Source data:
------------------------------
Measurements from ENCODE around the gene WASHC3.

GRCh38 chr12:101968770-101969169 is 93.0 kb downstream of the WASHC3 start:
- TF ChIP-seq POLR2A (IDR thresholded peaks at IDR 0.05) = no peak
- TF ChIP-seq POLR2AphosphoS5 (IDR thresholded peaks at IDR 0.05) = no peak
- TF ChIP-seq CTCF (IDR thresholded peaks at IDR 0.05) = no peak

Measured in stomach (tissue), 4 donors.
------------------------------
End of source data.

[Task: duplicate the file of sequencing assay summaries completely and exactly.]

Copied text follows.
Measurements from ENCODE around the gene WASHC3.

GRCh38 chr12:101968770-101969169 is 93.0 kb downstream of the WASHC3 start:
- TF ChIP-seq POLR2A (IDR thresholded peaks at IDR 0.05) = no peak
- TF ChIP-seq POLR2AphosphoS5 (IDR thresholded peaks at IDR 0.05) = no peak
- TF ChIP-seq CTCF (IDR thresholded peaks at IDR 0.05) = no peak

Measured in stomach (tissue), 4 donors.